Temperatures, droughts and heavy rain events all set to increase – report
Irish weather is forecast to see much more extreme weather conditions over the coming decades as temperatures rise, according to a new report.
Climate scientists at the Irish Centre for High-End Computing (ICHEC) have completed sophisticated high-resolution Regional Climate Model (RCM) simulations for Ireland which predict that by the middle of this century (2041–2060) Ireland will see dramatic changes in climate.
Deemed to be the first systematic study of this kind at this scale, the research was carried out on behalf of the Environmental Protection Agency (EPA) and supported by Met Éireann and the Marine Institute.
It presents projections of climate fields and derived variables that are of importance to sectors including agriculture, health, energy, flooding, water management, biodiversity and transport.
- Temperatures are projected to increase by 1–1.6° compared with the baseline period (1981–2000), with the largest increases in the east;
- Warming will be enhanced at the extremes (hot days and cold nights), with summer daytime and winter night-time temperatures projected to increase by 1–2.4°;
- Substantial decreases of approximately 50% are projected in the number of frost and ice days;
- Summer heatwave events are expected to occur more frequently, with the largest increases in the south;
- The precipitation climate is expected to become more variable, with substantial projected increases in the occurrence of both dry periods and heavy precipitation events;
- The length of the growing season is projected to increase by between 12% and 16%;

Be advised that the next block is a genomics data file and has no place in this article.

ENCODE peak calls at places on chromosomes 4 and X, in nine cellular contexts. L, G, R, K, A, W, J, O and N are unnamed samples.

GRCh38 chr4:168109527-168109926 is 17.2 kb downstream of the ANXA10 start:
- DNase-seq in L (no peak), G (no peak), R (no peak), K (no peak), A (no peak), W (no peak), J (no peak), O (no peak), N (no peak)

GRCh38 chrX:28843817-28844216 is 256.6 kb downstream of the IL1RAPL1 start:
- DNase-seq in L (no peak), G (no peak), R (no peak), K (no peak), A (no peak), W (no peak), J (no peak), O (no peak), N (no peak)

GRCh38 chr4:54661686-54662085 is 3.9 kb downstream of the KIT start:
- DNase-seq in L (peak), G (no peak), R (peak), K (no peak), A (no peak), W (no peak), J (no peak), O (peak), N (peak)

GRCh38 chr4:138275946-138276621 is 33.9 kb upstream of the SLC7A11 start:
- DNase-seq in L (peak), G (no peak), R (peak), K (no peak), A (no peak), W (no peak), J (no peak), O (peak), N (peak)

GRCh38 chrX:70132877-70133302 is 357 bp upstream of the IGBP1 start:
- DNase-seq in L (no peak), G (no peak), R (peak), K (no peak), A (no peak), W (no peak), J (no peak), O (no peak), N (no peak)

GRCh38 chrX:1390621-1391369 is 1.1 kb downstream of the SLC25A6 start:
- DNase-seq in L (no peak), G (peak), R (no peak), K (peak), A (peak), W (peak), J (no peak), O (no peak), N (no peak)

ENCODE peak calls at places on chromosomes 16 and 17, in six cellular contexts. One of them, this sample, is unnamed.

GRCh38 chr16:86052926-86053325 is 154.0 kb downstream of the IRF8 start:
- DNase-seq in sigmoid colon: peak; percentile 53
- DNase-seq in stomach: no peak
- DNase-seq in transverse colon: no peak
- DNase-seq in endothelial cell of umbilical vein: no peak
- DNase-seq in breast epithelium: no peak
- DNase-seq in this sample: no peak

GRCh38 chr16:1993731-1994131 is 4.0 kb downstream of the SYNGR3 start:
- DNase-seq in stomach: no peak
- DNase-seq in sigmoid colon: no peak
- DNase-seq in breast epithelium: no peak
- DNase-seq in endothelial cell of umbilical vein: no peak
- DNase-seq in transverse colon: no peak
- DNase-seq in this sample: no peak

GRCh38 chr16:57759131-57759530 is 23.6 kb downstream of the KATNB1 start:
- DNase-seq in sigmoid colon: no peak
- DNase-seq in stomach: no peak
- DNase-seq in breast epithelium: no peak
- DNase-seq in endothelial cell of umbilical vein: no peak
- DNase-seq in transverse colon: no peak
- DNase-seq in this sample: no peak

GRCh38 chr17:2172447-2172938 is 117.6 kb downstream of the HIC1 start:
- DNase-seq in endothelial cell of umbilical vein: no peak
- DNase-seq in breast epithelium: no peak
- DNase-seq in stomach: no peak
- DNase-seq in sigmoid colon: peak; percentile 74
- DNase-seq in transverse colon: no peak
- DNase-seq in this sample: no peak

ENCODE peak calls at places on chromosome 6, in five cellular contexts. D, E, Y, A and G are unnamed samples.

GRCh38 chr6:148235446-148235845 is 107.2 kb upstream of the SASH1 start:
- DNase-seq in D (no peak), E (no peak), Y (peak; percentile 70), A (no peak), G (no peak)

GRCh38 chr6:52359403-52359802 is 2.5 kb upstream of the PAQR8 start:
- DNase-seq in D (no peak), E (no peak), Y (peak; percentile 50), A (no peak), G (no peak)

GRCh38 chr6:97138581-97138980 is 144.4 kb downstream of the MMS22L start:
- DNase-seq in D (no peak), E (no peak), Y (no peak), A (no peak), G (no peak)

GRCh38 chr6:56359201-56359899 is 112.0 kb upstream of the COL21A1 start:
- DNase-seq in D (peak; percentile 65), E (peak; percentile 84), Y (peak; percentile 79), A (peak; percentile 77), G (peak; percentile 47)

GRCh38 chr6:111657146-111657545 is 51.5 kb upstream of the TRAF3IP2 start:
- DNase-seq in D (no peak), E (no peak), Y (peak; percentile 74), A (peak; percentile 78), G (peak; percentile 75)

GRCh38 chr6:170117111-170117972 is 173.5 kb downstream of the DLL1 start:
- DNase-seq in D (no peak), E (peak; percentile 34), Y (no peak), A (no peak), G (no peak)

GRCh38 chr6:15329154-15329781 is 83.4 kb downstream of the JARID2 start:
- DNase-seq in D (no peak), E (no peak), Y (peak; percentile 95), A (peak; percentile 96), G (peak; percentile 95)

- Substantial changes in 10m wind speeds, storm tracks, mean sea level pressure, growing/grazing season, “growing degree days”, surface evapotranspiration, humidity, heating/cooling demand and solar energy resources are also projected by mid-century.
ICHEC climate scientist and project lead, Dr. Paul Nolan, ran an ensemble of RCMs on the national supercomputer ‘Kay’ to generate high-resolution climate projection data which allowed for a more detailed assessment of the potential regional and local effects of climate change.
“The models show that the effects of climate change will not be evenly spread across Ireland; the east, for example, will see higher overall temperature increases than the west,” Dr. Nolan said.
“Furthermore, the fine detail of the models results in a more accurate representation of the climate, and in particular, extreme events such as heavy rainfall, droughts and heatwaves,” he added.
The research presents projections of additional climate fields and derived variables that are of importance to sectors including agriculture, health, energy, biodiversity and transport.
Commenting on the significance of the report, Alastair McKinstry, environmental programme manager, ICHEC, said:
Ireland’s climate is changing; our models indicate this is resulting in higher temperatures, changing precipitation patterns and increases in the frequency and intensity of extreme weather events, with these changes expected to continue and intensify into the future.
“The local climate projections, presented in this report, can assist national policymakers to plan for, and adapt to, the adverse effects of climate change at regional level.”